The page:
In what turned into a shoot-out of a 4th quarter, Derek Carr hooked up with Jalen Richard on several important plays that set up a game-winning touchdown pass. In my opponent breakdown published last week, one of the keys to victory was testing the Detroit linebackers in coverage, namely by using the running backs in the passing game.
This came to fruition at a crucial moment for the Raiders offense, who took the field with the score tied up with 5:16 remaining in regulation. The opening play of the game-winning drive started with a bang in the form of a 31-yard pass to Jalen Richard up the seam. Lets take a look at exactly what went into this play.
The “4 verticals” play is a staple in just about every modern offensive playbook. From West Coast to Air-Raid schemes, this concept is used to stretch the defense vertically and take advantage of mismatches, regardless of if the defense is in man or zone coverage.
The Raiders line up with two tight ends on the left side of the field, with Richard off-set on the same side. Darek Carrier runs his vertical up the left side-line. Darren Waller runs his vertical across the field to the opposite hash. This leaves Jalen Richard to run the seam out of the backfield, a route that has become increasingly used in the NFL due to how difficult it can be to cover, especially for a linebacker.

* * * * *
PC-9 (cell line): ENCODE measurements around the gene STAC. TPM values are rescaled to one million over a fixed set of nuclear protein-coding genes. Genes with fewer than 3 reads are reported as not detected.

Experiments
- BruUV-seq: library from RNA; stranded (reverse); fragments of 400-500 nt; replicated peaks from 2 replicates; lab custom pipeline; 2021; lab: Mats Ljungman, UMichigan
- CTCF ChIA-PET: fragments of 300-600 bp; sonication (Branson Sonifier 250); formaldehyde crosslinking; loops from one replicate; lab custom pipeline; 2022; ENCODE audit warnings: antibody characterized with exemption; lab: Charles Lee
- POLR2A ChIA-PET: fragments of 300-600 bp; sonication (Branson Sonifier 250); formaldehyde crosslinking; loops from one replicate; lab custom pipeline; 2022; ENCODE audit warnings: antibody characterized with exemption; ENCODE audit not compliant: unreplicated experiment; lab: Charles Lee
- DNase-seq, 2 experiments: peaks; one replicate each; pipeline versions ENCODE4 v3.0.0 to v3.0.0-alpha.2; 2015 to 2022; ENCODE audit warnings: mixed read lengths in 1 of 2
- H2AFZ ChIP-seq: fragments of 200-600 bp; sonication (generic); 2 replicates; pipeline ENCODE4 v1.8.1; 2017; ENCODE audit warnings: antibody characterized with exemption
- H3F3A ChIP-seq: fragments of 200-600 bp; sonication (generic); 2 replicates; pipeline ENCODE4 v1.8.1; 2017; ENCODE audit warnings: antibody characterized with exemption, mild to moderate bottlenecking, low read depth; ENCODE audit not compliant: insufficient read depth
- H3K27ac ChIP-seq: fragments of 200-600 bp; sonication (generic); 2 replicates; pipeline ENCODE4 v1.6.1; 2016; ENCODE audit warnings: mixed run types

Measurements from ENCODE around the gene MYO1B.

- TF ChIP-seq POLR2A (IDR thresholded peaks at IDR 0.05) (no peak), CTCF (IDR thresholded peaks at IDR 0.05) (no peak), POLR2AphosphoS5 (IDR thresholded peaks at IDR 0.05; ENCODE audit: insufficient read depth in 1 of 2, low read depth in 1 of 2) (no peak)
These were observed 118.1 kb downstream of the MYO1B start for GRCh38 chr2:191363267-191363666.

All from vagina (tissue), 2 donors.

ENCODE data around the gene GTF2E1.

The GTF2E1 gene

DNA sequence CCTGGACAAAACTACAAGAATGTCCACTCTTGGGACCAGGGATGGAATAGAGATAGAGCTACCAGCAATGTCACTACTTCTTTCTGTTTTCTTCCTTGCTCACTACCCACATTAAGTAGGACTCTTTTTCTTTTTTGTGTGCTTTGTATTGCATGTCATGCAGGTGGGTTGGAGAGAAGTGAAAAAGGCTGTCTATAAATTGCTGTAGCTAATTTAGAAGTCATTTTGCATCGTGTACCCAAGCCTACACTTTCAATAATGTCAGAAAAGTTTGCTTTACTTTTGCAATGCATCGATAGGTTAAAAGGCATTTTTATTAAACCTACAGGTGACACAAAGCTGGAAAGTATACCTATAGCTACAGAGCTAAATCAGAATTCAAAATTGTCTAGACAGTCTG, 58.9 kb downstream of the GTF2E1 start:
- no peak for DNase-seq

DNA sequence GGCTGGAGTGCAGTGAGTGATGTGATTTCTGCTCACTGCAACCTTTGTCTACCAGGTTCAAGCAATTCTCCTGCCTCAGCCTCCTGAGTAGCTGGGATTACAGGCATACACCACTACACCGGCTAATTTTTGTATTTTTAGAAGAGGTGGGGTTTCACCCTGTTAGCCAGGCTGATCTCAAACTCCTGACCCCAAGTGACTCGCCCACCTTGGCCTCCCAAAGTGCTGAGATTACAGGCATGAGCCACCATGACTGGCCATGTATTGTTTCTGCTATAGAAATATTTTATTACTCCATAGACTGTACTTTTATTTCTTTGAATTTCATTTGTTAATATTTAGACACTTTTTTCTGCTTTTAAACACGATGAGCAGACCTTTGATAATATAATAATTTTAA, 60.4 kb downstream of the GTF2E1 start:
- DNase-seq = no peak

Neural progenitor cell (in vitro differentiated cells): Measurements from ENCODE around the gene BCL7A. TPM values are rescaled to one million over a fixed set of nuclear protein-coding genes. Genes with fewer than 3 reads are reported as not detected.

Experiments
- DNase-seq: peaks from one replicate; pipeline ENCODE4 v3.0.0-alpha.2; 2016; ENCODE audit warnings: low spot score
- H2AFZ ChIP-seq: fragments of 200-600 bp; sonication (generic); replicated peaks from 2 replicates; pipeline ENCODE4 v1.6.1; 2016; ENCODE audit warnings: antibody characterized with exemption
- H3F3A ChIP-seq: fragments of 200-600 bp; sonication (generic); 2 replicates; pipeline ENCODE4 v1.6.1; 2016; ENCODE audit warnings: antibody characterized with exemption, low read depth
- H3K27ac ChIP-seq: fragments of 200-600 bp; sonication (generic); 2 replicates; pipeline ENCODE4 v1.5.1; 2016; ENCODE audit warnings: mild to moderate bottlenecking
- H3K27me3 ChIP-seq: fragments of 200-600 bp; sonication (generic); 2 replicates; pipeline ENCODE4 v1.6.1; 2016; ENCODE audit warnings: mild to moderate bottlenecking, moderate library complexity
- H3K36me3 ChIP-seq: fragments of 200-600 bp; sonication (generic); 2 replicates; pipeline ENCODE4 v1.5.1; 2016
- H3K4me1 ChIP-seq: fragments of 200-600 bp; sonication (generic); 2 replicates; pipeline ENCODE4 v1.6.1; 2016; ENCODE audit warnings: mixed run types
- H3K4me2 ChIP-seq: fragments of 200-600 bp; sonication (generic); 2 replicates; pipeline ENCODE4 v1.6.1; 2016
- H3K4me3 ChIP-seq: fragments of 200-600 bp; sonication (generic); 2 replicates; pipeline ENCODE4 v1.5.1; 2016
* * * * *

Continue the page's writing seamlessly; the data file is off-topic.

Formation shift and pre-snap indicators
The key to this play’s success, however, occurred pre-snap. Carr gets the offense to shift from their original formation. The safety running back-and-forth across the defensive backfield is a pre-snap indicator that the defense is in man coverage. This lets Carr know who to target.
Had the safety stood still, this alignment would suggest a Cover 3 look, meaning Richard’s route would have been covered by a DB, while Waller would be left to work the middle of the field against linebackers. The formation shift and defense showing their hand is a huge part of why this play worked.
Beautiful pass from Carr
Richard is covered by a linebacker — and not a coverage linebacker either. The speedy back is a mismatch for the majority of NFL linebackers, and especially Christian Jones, who at 6-foot-3 and 250 pounds is more of an edge-setting rush linebacker.
Pro Football Focus has graded Jones as one of the worst linebackers in coverage this year. The scouting report this week likely showed similar issues against the pass and Carr is wise to trust his receiver to come down with this ball.
Now, lets get to this throw. First, Carr has to duck down low to gain control of an errant shotgun snap. When he sees the back of the linebacker’s helmet, he knows he can throw this ball without having to get his feet set. In the midst of interior pressure coming at him, Carr lofts this ball over the top of the coverage and it lands directly in Richard’s hands. The ball placement is so on point that he doesn’t even have to adjust, catching the ball in stride.
Big league play, big league throw by Carr. If the Raiders offense can continue hitting backs on deep routes out of the backfield, defenses will have a huge challenge stopping this aerial attack when coupled with a punishing ground game.